Jagadish and the Talking Plant

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REVIEW

Jagadish and the Talking Plant

By : Kumar Vanka  /  2014

Jagadish and the Talking Plant

jagdish_&_talking_plant.jpg
Jagadish and the Talking Plant
Author:
Swathi Shome
Illustrator:
Anushree Bhat
47 pages
English
Rs 200.00
ISBN: 978-93-50463-55-0
Tulika Publishers, 
2013
Tags : 
Boys,
Concepts,
Nature,
Trees,
Overall Rating : 
10
Story/Content : 
5
Illustration : 
5
Language : 
5
Design : 
5

The graphic novel Jagadish and the Talking Plant is a charming blend of the humorous and the informative. It deals with the life of the great scientist, Sir Jagadish Chandra Bose, who made path-breaking discoveries in Physics and Biology in the late nineteenth and the early twentieth century. Since more than a hundred years have passed after Sir Bose made his remarkable discoveries about the nature of electromagnetic radiation and the sentience of plants, the idea of introducing the man and his discoveries to the younger generation visually is a very laudable one.

Since a great deal of Sir Bose’s life dealt with the physiology of plants, the author, Swati Shome and illustrator Anushree Bhat, have taken the interesting route of making Jagadish have a running conversation with a “Mimosa Pudica” – a touch-me-not plant. They also have a couple of birds show up from time to time during the narration in order to provide comic relief. These characters stay with Jagadish as he proceeds through childhood and adolescence into a promising career in the West in the Physical Sciences. When, after completing his education, the young Jagadish comes back to India and accepts a position at Presidency College in Kolkata, the author attempts to explain scientific concepts to the reader as simply as possible. They show the final design of the first millimeter wave communicator that Sir Bose designed more than a hundred years ago, and later show a picture of the “resonant recorder”, which recorded leaf movements. While this may sound a little “heavy” for younger readers, the author makes this information more accessible through the aid of little asides uttered by the bird characters, which are often quite funny. For instance, when the author describe visible and invisible electromagnetic waves, they have one of the birds “wave” at the other, while the other bird does a facepalm and says “we’re not talking of THAT kind of wave”. This lightness in the narrative is one of the strong points of this book.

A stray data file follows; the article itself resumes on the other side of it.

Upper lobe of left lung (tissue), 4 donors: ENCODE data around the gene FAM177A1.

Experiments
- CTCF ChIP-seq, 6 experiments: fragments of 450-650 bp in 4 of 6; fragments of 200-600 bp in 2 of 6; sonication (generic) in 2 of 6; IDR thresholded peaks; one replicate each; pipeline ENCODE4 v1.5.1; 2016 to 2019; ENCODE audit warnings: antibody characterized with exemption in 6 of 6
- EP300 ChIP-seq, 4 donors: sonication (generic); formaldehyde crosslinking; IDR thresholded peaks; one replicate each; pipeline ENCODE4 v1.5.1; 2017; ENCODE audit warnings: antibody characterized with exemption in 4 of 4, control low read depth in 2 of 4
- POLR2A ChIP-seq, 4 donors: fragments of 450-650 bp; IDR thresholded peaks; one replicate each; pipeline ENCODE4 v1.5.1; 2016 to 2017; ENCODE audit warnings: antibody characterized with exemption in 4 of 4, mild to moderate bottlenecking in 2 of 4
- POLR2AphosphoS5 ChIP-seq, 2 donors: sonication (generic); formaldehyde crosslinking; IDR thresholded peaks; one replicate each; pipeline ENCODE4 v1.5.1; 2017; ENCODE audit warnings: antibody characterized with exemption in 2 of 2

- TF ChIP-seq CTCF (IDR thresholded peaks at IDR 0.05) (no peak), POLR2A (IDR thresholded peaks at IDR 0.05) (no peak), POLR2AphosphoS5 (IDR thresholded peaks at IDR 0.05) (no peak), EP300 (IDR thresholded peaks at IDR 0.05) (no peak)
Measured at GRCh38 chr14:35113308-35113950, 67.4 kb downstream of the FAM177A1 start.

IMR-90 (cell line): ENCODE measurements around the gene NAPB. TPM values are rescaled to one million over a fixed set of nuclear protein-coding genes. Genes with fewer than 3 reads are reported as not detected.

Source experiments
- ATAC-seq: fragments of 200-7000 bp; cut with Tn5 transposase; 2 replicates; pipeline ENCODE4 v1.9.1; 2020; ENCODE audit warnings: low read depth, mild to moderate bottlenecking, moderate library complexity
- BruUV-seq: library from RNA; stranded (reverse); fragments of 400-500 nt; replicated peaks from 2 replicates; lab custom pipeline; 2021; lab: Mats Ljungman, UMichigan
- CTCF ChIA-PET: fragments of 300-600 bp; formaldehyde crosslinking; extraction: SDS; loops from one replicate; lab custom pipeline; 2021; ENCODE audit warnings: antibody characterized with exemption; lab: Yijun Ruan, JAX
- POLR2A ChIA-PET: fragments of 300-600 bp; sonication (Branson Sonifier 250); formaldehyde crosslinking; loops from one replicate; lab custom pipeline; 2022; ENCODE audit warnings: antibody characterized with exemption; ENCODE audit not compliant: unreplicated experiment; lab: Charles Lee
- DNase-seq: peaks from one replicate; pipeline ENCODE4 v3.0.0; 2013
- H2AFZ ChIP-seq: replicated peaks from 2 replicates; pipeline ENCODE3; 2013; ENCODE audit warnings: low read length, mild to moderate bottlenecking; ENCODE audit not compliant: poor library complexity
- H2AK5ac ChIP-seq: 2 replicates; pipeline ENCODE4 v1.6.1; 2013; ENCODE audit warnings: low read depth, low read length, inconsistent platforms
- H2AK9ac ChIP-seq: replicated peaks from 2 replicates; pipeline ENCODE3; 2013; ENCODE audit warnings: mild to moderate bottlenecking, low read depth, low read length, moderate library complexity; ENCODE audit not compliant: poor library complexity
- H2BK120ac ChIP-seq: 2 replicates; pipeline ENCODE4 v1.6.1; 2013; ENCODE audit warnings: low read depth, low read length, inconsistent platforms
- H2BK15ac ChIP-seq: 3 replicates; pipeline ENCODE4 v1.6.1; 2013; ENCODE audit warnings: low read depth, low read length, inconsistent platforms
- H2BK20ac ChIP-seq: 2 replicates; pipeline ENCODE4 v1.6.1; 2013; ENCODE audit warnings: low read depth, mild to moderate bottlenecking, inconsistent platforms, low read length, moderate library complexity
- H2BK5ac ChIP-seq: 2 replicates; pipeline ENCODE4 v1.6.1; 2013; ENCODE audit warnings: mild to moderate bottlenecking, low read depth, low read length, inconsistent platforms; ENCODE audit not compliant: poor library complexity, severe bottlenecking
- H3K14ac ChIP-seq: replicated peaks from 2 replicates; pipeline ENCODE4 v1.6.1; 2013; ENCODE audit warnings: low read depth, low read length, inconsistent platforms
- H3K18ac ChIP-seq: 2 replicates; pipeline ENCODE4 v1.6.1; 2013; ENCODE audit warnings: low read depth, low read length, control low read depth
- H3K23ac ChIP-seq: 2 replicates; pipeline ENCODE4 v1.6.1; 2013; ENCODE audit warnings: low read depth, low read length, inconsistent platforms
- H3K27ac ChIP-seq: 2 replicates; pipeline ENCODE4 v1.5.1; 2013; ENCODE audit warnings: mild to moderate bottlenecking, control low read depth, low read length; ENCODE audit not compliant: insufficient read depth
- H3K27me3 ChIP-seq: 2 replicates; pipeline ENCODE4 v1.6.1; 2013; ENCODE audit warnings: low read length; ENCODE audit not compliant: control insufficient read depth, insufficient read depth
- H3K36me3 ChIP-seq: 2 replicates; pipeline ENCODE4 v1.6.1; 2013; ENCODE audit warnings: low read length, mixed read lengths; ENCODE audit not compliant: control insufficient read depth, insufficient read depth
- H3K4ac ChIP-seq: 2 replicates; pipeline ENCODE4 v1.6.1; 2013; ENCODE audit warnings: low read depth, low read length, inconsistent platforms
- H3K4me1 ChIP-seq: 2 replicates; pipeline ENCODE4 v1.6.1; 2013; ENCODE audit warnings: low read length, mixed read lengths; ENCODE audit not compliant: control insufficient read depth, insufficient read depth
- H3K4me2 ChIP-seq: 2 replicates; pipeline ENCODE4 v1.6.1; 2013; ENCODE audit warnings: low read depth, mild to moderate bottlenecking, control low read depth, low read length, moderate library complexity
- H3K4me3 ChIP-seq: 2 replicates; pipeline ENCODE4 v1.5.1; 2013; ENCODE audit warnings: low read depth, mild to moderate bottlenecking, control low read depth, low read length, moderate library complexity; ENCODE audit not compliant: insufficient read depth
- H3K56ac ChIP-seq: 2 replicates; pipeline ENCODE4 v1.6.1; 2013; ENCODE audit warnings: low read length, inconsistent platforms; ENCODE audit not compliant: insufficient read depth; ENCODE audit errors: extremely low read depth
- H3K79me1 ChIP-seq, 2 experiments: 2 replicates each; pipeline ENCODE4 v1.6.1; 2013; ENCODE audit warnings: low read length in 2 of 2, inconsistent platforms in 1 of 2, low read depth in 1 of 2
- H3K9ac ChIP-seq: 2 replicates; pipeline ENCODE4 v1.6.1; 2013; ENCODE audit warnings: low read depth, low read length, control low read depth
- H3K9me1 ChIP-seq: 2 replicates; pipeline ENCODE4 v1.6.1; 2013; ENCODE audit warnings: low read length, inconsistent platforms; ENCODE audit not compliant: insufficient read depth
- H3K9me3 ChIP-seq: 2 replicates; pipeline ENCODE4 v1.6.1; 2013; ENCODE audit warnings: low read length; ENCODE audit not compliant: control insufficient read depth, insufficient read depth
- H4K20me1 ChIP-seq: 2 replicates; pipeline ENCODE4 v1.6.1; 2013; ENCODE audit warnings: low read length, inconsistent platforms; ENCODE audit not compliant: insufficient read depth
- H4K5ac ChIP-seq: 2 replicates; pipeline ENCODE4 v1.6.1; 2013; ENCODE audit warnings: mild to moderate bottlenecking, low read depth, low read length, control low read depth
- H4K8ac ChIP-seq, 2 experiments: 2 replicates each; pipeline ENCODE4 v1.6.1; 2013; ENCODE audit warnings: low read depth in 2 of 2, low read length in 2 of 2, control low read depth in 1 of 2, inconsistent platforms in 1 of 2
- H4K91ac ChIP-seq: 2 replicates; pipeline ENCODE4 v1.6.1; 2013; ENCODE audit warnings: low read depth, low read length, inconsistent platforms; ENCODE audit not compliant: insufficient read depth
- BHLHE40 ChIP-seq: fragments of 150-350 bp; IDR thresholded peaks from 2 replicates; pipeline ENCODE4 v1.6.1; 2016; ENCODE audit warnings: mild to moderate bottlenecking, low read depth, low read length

This is not to say that the book is entirely without flaws. One jarring note that is struck in the narration of Jagadish’s life is when he is in the West and starts to experiment on plants, adding formaldehye to some carrot and radish plants in order to see the effect of the chemical. When the plants die as a result of the experiment, Mimosa Pudica is so upset that she refuses to talk to Jagadish for a long time. Somehow, this type of a conflict between Jagadish and the talking plant appears out of place with the overall light tone of the book. Also, at the end of page 43 and at the beginning of page 44, the words “and even” are repeated twice, a typo that was missed by the author and the editors.

However, despite these minor flaws, the book is more than a good read – it can almost be termed a must-read for young people. The final icing on the cake is the last part of the book, where the words of Sir Bose himself are reproduced from a talk he gave at the inauguration of the Bose Institute. Also, a glimpse into the way Sir Bose thought about things and came up with discoveries is provided by a peek into a page from one of his journals.

So overall, the book succeeds admirably at capturing the life of this legendary and path-breaking Indian scientist. If the 21st Century is to be the age of science and innovation, many young Indians need to be attracted to this vibrant and exciting area of human endeavor. Perhaps the possibility of young minds coming across a book on the life of one of India’s greatest scientific sons may be just the right kind of happy accident that can influence them to take up science as a career. Hence, this book is highly recommended.

Kumar Vanka is a scientist working at the National Chemical Laboratory. He spends most of his free time reading books or watching movies.

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